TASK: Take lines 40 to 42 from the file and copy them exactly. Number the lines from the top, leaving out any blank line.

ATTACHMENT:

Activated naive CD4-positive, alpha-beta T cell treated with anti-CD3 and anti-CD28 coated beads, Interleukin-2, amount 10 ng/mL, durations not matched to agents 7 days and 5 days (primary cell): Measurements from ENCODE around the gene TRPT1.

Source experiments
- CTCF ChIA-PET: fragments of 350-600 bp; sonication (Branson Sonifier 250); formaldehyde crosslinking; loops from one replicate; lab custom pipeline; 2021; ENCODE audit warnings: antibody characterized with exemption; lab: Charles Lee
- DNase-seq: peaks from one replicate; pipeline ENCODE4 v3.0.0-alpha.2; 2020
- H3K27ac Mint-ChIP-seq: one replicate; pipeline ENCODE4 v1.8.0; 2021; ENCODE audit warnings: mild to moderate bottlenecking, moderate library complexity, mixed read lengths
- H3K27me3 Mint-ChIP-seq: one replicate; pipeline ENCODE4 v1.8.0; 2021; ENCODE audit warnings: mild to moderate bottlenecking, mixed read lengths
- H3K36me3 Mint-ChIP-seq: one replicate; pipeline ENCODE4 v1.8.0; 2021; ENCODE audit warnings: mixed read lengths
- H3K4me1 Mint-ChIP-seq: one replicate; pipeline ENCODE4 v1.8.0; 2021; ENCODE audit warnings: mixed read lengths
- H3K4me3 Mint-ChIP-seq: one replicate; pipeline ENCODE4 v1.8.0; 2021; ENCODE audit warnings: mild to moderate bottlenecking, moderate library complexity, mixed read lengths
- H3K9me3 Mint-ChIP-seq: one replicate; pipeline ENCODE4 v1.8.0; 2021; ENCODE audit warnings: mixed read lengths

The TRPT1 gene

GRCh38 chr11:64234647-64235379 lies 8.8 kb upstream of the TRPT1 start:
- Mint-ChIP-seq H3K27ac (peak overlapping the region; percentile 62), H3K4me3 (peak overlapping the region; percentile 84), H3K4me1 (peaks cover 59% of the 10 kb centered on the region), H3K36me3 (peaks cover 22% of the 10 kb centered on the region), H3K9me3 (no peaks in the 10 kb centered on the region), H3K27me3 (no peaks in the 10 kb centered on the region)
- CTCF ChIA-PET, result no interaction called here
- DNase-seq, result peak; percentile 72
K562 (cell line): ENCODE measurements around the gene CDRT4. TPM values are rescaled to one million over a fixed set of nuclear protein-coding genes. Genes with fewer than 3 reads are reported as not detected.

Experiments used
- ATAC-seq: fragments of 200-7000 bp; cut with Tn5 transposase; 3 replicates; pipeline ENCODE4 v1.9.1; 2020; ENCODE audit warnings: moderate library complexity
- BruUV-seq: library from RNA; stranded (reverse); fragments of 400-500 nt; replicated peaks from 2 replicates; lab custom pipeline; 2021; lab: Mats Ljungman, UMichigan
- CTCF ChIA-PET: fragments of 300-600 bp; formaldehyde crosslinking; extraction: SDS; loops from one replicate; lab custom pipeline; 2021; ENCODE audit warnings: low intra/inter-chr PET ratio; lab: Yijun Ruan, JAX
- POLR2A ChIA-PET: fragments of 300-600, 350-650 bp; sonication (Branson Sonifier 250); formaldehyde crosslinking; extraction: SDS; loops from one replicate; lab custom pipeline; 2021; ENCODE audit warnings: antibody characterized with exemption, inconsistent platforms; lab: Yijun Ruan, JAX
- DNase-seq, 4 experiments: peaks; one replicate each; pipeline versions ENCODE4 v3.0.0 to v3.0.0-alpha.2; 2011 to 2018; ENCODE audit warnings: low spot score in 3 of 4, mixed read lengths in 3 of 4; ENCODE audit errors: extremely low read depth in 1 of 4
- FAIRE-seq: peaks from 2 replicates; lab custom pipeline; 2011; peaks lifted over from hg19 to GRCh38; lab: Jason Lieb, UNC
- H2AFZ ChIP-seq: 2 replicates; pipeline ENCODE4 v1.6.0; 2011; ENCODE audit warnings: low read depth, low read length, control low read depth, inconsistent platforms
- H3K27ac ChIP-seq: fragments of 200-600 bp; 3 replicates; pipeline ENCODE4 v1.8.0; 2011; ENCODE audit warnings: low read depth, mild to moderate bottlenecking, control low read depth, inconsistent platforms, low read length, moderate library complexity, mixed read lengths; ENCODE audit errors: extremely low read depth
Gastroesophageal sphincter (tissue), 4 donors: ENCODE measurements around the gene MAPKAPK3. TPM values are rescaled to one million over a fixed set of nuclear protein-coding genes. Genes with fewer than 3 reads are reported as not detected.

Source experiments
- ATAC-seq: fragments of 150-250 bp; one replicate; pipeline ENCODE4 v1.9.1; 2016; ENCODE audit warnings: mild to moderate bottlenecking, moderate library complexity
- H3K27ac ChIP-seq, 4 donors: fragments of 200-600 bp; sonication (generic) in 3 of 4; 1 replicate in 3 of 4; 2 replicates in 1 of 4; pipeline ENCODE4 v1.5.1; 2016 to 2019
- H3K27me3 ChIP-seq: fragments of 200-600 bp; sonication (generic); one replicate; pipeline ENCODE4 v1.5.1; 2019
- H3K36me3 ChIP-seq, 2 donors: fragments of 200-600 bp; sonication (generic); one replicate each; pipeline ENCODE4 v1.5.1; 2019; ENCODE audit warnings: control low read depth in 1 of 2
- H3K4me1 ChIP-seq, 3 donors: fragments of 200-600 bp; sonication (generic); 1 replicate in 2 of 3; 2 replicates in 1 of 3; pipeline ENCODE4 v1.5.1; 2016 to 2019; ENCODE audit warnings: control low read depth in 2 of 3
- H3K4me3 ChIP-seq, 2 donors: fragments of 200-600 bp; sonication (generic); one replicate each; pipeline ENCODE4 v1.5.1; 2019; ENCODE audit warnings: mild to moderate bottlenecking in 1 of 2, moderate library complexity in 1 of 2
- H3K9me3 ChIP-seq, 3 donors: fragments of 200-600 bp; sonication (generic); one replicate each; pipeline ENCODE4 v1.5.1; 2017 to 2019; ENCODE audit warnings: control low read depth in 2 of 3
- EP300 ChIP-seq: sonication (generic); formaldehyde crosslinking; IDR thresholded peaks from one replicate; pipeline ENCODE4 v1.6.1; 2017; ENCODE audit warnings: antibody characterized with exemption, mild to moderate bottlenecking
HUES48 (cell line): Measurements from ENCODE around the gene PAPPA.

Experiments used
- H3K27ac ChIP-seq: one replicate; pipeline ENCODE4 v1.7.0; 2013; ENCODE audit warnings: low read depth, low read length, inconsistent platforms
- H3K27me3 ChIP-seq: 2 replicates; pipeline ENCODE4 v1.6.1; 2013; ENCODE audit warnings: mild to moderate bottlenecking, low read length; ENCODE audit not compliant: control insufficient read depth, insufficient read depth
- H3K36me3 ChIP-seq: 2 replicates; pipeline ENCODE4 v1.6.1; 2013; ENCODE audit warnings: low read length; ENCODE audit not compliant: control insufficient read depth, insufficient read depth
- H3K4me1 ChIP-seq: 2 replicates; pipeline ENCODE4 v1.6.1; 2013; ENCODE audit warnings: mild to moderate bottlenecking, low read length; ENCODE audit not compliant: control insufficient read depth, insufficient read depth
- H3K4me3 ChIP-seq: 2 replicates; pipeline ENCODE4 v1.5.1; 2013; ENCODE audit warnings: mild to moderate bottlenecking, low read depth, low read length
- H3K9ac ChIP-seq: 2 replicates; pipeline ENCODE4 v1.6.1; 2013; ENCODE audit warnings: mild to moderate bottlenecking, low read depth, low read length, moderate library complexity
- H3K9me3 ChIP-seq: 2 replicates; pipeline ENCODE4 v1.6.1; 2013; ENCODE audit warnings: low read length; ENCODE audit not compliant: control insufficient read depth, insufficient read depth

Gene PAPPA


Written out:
- H3K36me3 ChIP-seq: 2 replicates; pipeline ENCODE4 v1.6.1; 2013; ENCODE audit warnings: low read length; ENCODE audit not compliant: control insufficient read depth, insufficient read depth
- H3K4me1 ChIP-seq: 2 replicates; pipeline ENCODE4 v1.6.1; 2013; ENCODE audit warnings: mild to moderate bottlenecking, low read length; ENCODE audit not compliant: control insufficient read depth, insufficient read depth
- H3K4me3 ChIP-seq: 2 replicates; pipeline ENCODE4 v1.5.1; 2013; ENCODE audit warnings: mild to moderate bottlenecking, low read depth, low read length